4. Full-scale tests of reflective noise-reducing devices for balconies on high-rise buildings.

    Science.gov (United States)

    Ishizuka, Takashi; Fujiwara, Kyoji

    2013-08-01

    In the present report, the noise-shielding efficiency of balconies with ceiling-mounted reflectors on the façades of high-rise buildings is examined through full-scale field measurements. The reflectors are designed to reflect direct and diffracted waves incident on the balcony ceiling outside the balcony. Field measurements are conducted to investigate the performance of the reflectors on intermediate floors of a high-rise dwelling adjacent to a railway. The reflectors reduce railway noise by approximately 5 dB, in A-weighted sound pressure level, compared to an ordinary balcony. The noise-shielding efficiency of a balcony equipped with reflectors is greater than that of an absorbing balcony.

  5. Statistical-noise reduction in correlation analysis of high-energy nuclear collisions with event-mixing

    CERN Document Server

    Ray, R L

    2016-01-01

    The error propagation and statistical-noise reduction method of Reid and Trainor for two-point correlation applications in high-energy collisions is extended to include particle-pair references constructed by mixing two particles from all event-pair combinations within event subsets of arbitrary size. The Reid-Trainor method is also applied to other particle-pair mixing algorithms commonly used in correlation analysis of particle production from high-energy nuclear collisions. The statistical-noise reduction, inherent in the Reid-Trainor event-mixing procedure, is shown to occur for these other event-mixing algorithms as well. Monte Carlo simulation results are presented which verify the predicted degree of noise reduction. In each case the final errors are determined by the bin-wise particle-pair number, rather than by the bin-wise single-particle count.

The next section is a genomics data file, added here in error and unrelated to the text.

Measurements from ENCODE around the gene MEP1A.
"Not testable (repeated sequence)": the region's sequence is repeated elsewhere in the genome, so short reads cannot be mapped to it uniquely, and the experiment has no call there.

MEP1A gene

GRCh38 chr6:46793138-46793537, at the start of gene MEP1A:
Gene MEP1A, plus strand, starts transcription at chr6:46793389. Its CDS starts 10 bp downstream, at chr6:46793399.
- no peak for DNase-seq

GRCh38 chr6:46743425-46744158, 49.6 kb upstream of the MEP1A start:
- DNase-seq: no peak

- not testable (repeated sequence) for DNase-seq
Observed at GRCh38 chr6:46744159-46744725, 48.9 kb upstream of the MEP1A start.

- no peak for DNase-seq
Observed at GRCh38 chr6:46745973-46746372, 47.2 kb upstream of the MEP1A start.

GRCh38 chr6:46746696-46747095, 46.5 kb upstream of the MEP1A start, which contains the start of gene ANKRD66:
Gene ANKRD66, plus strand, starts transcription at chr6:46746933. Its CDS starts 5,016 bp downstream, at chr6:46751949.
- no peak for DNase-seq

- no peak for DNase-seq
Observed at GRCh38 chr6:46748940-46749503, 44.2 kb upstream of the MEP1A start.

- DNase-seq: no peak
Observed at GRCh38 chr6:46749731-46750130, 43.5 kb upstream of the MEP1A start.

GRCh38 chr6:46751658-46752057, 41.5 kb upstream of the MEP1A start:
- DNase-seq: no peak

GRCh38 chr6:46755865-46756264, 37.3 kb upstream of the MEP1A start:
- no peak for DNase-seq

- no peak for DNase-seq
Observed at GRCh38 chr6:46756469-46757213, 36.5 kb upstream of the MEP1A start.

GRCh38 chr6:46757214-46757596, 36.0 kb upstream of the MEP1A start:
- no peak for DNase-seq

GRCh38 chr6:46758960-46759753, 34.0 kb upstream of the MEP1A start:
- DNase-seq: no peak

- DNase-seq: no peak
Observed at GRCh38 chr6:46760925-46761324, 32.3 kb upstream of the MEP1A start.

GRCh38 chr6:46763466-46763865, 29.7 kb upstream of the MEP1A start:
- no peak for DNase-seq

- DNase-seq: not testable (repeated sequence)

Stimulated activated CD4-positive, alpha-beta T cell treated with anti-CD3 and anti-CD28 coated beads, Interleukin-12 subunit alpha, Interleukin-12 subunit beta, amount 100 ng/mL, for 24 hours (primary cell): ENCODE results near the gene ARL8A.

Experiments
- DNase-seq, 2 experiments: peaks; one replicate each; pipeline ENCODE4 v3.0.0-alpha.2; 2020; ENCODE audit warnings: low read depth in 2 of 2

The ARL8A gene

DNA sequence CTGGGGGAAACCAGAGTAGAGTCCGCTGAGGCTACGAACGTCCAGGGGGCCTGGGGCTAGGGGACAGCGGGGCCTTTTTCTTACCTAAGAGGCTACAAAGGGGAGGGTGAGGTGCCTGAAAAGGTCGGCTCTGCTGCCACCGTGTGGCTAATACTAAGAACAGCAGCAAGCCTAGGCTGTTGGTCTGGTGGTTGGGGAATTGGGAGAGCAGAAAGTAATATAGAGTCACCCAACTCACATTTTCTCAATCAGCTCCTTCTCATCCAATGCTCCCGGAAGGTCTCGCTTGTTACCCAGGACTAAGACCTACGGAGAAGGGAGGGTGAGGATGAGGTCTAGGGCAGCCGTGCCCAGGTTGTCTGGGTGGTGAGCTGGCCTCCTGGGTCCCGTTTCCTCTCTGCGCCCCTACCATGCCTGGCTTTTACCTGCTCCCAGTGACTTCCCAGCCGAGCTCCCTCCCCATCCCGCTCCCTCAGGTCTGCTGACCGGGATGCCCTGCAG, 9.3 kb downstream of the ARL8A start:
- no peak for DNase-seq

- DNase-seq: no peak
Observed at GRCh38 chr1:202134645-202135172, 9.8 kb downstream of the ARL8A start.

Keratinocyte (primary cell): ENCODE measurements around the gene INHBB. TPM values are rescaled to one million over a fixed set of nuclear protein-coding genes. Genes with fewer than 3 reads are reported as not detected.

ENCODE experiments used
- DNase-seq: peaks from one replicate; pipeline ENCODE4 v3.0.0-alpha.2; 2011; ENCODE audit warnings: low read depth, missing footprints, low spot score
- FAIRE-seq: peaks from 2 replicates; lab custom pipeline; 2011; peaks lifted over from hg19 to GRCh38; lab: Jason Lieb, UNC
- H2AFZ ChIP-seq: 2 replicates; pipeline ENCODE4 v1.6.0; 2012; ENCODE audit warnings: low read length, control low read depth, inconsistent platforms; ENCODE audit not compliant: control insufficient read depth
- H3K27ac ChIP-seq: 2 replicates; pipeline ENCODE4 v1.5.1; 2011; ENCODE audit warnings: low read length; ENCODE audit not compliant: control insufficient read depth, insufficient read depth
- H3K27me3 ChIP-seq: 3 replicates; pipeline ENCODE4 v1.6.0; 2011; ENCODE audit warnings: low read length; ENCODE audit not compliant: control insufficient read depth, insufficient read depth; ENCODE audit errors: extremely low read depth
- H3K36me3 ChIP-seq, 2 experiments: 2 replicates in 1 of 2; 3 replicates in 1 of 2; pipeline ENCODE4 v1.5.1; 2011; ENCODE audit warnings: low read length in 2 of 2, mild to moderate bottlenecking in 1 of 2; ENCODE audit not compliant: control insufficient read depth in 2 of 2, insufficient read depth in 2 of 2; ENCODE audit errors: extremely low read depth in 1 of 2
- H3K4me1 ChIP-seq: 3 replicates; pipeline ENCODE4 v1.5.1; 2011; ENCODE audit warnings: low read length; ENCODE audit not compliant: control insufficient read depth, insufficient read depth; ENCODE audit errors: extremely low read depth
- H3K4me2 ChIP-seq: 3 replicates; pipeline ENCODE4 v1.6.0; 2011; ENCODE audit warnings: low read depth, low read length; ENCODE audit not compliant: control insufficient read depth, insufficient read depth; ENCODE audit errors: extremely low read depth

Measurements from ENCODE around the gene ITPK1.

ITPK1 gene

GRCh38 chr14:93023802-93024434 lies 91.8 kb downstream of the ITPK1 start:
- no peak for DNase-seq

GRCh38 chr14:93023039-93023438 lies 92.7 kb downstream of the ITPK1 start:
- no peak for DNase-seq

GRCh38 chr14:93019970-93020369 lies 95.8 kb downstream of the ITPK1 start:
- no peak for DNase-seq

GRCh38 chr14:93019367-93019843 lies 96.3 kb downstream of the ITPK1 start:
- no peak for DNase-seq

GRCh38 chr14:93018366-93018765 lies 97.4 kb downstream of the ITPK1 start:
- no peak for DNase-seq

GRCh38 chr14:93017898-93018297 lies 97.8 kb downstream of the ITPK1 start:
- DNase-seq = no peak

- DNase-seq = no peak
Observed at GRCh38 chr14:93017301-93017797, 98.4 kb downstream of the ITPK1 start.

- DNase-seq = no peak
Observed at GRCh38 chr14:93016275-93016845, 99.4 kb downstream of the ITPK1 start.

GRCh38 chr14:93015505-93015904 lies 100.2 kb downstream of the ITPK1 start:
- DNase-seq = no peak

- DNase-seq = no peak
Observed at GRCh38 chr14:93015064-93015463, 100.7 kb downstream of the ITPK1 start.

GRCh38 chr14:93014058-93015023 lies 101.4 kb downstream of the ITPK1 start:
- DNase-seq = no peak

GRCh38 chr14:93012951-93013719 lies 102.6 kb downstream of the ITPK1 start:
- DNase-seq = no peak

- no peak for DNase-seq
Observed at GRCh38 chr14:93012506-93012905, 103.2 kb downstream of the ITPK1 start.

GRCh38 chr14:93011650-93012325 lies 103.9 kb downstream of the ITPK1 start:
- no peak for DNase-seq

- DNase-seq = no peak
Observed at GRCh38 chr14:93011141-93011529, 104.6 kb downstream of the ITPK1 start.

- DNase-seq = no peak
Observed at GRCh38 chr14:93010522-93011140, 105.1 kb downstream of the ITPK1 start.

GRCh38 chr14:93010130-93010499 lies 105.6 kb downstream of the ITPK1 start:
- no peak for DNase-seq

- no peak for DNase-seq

6. Aerodynamic noise characterization of a full-scale wind turbine through high-frequency surface pressure measurements

    DEFF Research Database (Denmark)

    Bertagnolio, Franck; Aagaard Madsen, Helge; Bak, Christian;

    2015-01-01

    The aim of this work is to investigate and characterize the high-frequency surface pressure fluctuations on a full-scale wind turbine blade and in particular the influence of the atmospheric turbulence. As these fluctuations are highly correlated to the sources of both turbulent inflow noise...... wind turbine with a 80 m diameter rotor as well as measurements of an airfoil section tested in a wind tunnel. The turbine was extensively equipped in order to monitor the local inflow onto the rotating blades. Further a section of the 38 m long blade was instrumented with 50 microphones flush......-mounted relative to the blade surface. The measurements of surface pressure spectra are compared with the results of two engineering models for trailing edge noise and for turbulent inflow noise. The measured pressure fluctuations are related to the local inflow angle and are also compared to measurements...